WIT Press

Qualitative And Quantitative Daylight Optimisation By Shading Device Experimentation


Free (open access)





Page Range

59 - 70




4,107 kb

Paper DOI



WIT Press


M. Fajkus


Daylight has been an influential design factor since the beginning of architectural practice, though qualitative concerns, such as atmosphere and effect, have largely outweighed quantitative considerations such as functional and thermal optimisation. This imbalance has only widened as architectural and engineering disciplines have become increasingly specialised, such that architects are exclusively responsible for qualitative design aspects while engineers are responsible for quantitative issues. Thus, the purpose of this body of work was to initiate the design of a prototypical shading structure design which accounts for and encourages overlap between qualitative and quantitative factors throughout the design process. The prototype was developed and tested both by simulation software as well as in physical form as it was constructed and rigorously measured in a unique a full-scale Facade Lab to optimise daylight transmission performance relative to conventional shading systems. Results from the initial prototype test show that even by simply manipulating the singular variable of shading device geometry for an optimised balance of daylight and permissible views, improvements in both categories are immediately achieved relative to comparable conventional shading structures, while using less material. By increasing our quantitative understanding of the cause and effect relationship between shading device design and daylight transmission as well as thermal performance, qualitative design processes can be rigorously measured in an integrated manner. Thus, the research suggests that collaborative common ground can be achieved between architects and engineers from the beginning to the end of the design process, to optimise daylight levels and enhance both the visual experience as well as the thermal performance of architectural spaces. Keywords: daylighting, interdisciplinary collaboration, shading device.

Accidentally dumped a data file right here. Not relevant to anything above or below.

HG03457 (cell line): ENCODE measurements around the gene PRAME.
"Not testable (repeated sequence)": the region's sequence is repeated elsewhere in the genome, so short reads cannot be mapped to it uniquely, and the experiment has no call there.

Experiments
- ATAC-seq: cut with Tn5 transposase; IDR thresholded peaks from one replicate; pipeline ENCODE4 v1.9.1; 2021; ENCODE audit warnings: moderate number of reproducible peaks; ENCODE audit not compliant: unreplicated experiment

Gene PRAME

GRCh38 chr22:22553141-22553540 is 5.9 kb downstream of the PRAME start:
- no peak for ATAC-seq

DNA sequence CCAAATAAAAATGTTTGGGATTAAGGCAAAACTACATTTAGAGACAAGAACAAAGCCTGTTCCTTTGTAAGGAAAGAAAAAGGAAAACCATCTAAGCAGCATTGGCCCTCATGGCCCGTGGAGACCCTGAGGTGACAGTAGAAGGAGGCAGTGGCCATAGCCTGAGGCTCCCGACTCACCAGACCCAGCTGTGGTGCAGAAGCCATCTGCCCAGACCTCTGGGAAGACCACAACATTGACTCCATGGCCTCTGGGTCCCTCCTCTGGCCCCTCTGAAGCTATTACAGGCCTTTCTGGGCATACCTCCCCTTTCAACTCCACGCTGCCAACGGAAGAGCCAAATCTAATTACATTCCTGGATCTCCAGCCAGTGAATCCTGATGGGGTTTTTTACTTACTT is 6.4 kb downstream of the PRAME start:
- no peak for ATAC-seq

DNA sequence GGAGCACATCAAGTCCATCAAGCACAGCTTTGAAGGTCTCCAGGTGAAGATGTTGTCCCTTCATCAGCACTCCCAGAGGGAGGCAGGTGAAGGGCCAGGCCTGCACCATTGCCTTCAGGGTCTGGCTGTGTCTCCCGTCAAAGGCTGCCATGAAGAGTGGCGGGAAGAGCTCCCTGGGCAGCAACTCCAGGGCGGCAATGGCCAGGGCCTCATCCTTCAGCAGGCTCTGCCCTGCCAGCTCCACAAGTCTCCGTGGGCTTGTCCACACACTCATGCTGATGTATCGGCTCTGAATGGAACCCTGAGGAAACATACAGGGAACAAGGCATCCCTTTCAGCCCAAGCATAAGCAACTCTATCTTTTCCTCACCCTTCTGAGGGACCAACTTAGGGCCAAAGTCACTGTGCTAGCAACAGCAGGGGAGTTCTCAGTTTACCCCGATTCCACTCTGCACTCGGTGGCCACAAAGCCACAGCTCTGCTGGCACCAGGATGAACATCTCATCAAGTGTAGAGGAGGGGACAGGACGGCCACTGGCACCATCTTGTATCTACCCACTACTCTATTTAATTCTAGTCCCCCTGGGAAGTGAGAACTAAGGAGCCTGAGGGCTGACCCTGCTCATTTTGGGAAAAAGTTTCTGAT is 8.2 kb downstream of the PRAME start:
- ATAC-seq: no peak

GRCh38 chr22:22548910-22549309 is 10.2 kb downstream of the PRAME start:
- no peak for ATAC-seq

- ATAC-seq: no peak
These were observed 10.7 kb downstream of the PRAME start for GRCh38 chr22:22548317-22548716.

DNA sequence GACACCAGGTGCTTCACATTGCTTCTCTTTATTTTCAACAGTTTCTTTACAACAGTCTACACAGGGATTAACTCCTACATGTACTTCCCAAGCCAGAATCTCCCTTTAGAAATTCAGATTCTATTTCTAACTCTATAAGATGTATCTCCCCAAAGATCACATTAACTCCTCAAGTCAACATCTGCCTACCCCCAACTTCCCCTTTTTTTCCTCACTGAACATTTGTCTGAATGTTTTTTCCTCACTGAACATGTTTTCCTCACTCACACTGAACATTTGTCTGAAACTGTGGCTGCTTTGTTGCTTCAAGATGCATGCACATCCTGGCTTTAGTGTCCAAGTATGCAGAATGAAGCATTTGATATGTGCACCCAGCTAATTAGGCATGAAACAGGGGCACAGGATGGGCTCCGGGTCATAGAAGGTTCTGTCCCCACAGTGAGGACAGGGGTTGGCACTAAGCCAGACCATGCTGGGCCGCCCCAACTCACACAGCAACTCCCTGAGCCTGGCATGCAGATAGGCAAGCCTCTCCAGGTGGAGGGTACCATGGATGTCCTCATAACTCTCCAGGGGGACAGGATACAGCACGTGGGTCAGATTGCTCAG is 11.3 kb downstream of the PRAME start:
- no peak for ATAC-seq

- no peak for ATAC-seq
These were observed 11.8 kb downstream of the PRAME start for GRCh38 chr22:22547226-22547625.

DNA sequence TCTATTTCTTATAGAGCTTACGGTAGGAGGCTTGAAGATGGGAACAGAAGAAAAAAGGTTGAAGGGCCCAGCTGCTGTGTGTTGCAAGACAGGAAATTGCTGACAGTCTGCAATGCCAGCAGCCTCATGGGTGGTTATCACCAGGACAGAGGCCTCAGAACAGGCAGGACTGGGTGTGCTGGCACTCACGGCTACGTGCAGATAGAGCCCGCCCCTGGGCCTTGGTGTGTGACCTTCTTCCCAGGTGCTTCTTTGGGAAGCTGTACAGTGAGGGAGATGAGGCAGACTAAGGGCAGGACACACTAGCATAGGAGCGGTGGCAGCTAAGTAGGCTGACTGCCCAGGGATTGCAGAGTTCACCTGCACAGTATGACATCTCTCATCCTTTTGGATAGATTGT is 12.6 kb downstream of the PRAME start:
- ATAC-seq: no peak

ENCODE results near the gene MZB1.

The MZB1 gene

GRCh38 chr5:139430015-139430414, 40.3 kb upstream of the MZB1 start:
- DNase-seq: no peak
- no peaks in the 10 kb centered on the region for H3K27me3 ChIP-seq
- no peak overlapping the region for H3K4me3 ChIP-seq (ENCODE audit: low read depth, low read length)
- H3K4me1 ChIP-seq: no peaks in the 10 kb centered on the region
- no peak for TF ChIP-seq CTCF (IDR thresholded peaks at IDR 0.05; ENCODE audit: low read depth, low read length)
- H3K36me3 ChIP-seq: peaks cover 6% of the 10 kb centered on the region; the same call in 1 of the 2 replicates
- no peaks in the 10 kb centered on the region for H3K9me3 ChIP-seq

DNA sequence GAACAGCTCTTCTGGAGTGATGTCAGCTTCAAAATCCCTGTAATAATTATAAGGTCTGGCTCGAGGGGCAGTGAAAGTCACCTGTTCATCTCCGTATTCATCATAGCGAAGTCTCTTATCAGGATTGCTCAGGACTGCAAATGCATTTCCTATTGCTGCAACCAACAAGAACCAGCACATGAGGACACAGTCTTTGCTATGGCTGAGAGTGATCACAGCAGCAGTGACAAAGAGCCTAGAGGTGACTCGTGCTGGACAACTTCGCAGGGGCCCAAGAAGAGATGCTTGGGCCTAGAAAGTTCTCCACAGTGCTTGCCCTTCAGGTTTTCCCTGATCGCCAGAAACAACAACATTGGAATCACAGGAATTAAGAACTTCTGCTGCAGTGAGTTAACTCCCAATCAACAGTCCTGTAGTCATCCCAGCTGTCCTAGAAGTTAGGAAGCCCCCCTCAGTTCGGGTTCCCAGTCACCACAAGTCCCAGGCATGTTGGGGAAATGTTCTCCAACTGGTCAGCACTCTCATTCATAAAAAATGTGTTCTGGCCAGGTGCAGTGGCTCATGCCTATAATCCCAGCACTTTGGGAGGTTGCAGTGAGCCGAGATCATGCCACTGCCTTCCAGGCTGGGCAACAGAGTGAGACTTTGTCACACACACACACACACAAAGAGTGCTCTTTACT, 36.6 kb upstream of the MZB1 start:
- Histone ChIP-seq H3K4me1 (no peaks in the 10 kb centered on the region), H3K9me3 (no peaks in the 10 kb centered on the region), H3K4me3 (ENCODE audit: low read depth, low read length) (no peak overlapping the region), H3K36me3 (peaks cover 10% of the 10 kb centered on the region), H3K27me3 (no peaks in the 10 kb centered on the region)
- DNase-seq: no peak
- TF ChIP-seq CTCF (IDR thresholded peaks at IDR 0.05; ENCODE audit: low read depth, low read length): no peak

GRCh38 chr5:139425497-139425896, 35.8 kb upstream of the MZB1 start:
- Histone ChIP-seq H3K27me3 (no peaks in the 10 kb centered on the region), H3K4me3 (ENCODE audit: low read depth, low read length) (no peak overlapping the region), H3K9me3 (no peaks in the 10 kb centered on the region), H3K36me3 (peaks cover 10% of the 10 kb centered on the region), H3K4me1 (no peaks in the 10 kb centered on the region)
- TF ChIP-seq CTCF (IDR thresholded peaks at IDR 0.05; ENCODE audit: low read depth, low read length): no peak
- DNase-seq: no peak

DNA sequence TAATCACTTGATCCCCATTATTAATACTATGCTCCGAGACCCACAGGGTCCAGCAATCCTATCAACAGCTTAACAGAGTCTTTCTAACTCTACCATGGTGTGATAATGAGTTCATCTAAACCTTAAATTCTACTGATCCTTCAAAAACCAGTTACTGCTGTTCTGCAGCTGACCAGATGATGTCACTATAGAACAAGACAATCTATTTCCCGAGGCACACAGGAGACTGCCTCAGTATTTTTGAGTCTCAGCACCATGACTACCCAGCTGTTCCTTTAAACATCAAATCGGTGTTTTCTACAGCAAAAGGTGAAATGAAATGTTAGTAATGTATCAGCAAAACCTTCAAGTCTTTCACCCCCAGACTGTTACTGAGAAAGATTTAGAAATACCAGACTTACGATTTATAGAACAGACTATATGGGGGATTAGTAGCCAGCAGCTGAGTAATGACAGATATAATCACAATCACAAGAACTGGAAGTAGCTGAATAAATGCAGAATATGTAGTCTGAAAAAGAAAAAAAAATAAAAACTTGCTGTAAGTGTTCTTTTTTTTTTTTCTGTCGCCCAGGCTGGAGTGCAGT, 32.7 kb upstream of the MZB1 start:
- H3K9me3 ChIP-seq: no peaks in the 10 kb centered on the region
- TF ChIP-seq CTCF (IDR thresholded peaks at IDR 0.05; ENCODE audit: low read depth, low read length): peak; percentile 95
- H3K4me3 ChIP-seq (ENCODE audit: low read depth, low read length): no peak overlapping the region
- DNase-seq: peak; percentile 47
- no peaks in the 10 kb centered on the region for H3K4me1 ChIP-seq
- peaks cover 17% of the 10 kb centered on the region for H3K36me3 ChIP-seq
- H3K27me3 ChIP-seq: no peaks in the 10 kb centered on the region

daylighting, interdisciplinary collaboration, shading device